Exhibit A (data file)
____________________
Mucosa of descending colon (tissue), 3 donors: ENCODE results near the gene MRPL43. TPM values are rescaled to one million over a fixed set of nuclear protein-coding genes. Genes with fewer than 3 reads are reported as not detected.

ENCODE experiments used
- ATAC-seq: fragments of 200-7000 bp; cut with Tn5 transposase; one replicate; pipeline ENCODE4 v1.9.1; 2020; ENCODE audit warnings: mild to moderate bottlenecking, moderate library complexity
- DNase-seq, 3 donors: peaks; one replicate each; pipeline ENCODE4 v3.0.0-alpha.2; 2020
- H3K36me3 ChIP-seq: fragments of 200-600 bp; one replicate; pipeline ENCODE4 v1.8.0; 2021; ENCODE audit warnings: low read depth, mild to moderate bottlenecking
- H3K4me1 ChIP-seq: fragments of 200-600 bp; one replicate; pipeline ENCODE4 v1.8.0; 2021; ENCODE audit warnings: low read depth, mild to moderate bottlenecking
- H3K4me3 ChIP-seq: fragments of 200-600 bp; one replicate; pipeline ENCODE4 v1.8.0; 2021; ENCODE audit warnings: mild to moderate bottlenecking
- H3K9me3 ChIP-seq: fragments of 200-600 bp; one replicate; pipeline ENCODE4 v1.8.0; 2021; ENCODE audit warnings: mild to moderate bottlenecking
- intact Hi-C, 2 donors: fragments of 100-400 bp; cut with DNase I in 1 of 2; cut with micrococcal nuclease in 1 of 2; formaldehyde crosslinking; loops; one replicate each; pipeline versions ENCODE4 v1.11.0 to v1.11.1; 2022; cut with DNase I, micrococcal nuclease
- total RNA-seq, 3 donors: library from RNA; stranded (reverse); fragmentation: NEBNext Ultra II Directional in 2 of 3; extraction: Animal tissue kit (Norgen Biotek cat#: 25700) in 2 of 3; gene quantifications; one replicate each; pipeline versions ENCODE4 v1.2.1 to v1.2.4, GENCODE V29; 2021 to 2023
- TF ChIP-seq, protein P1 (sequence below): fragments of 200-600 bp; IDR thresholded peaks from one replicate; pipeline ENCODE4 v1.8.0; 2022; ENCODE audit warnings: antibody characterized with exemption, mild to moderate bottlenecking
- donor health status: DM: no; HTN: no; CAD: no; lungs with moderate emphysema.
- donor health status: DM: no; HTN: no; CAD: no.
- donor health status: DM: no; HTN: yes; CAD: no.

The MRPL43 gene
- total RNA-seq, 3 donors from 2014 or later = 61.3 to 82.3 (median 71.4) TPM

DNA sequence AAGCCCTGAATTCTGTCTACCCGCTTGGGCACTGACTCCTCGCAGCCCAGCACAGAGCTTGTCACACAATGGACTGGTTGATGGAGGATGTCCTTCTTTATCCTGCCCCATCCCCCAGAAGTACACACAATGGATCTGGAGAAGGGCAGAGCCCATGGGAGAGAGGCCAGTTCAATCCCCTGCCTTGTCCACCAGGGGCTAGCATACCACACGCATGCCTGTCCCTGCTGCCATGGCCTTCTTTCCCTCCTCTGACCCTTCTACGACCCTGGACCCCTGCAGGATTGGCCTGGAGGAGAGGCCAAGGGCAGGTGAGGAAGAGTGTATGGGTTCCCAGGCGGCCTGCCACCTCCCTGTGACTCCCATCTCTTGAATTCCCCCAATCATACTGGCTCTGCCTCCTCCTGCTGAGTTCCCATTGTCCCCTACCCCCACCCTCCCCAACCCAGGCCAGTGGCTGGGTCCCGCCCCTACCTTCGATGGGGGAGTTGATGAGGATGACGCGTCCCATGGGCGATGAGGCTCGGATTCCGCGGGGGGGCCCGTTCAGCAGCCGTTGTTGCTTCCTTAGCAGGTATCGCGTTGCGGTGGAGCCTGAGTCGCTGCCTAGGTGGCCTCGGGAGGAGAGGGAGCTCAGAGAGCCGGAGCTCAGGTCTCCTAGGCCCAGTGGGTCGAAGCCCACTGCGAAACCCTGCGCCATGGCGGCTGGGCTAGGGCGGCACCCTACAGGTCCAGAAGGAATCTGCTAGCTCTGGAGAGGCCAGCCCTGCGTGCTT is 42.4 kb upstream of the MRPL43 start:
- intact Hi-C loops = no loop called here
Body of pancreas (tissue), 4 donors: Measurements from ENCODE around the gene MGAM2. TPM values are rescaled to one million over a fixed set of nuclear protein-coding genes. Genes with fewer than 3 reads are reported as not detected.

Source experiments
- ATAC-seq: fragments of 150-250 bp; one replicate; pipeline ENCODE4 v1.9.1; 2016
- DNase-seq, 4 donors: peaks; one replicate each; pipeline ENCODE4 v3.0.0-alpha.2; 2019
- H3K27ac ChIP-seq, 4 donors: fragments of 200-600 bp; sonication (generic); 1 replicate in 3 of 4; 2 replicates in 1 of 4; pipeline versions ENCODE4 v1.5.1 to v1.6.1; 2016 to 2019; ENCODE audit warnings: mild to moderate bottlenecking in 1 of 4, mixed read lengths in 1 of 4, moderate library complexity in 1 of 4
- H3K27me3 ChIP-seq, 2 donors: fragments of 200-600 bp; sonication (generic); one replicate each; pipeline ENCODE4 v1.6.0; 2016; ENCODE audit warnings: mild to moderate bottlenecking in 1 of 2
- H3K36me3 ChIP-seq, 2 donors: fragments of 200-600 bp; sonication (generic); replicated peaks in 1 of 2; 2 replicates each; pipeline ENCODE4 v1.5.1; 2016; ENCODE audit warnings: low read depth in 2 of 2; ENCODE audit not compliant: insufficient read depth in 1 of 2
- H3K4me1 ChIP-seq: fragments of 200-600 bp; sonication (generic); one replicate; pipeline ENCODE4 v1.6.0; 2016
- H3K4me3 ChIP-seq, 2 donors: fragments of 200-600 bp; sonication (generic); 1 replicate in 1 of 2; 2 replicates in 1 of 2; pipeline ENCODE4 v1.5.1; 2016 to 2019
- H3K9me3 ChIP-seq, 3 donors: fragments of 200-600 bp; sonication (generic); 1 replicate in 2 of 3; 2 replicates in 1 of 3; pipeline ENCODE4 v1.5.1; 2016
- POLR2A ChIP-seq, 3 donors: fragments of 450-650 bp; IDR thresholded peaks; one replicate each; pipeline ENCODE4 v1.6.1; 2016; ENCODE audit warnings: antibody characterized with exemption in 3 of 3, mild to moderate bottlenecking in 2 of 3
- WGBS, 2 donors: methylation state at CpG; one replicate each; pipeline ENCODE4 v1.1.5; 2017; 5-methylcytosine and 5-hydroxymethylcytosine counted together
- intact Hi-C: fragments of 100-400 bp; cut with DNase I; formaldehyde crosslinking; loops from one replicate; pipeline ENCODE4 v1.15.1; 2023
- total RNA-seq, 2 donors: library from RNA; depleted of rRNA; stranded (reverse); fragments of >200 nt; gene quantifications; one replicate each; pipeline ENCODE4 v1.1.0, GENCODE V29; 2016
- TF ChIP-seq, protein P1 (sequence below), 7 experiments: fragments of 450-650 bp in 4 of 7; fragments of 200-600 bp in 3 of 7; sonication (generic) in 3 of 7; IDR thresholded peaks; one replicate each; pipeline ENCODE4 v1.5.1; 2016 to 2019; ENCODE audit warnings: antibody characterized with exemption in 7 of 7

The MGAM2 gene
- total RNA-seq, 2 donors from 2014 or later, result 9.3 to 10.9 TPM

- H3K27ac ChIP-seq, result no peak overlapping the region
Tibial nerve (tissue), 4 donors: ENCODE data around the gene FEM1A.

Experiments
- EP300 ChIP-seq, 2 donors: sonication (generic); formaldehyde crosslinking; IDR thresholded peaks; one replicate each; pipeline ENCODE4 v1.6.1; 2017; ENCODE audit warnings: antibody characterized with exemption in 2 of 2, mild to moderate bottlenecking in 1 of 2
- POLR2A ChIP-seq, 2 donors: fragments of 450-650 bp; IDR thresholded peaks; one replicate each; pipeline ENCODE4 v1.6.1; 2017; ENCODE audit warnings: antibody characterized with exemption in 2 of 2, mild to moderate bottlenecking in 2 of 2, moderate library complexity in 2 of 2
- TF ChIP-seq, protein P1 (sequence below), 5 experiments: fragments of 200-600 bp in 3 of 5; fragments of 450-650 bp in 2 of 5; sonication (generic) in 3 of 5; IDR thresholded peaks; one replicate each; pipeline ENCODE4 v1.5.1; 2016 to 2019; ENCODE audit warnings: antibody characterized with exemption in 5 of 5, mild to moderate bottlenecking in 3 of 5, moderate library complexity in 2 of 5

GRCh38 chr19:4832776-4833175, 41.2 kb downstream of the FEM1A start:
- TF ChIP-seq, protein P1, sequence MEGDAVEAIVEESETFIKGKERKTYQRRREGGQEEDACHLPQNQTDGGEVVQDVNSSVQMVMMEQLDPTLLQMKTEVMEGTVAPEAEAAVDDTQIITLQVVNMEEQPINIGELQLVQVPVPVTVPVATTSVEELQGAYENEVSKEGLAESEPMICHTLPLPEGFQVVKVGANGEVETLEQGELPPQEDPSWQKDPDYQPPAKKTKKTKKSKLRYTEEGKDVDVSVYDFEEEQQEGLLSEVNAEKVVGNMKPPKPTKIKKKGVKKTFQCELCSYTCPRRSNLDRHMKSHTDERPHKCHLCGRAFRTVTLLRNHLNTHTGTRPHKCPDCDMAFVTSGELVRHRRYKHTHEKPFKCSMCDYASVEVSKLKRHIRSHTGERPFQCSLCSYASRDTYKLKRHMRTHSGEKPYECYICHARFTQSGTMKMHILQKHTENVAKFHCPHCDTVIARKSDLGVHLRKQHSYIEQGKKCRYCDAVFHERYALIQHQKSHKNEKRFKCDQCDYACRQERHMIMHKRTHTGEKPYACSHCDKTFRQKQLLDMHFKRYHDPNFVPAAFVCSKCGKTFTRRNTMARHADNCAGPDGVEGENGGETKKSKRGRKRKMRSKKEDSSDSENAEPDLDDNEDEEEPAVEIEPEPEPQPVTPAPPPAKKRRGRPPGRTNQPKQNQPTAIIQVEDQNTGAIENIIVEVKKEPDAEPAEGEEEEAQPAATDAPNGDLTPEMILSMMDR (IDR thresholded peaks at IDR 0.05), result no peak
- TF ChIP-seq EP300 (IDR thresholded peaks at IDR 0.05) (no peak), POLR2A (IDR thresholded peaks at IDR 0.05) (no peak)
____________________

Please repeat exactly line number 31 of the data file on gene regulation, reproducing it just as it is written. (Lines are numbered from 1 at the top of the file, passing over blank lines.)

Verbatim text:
- intact Hi-C: fragments of 100-400 bp; cut with DNase I; formaldehyde crosslinking; loops from one replicate; pipeline ENCODE4 v1.15.1; 2023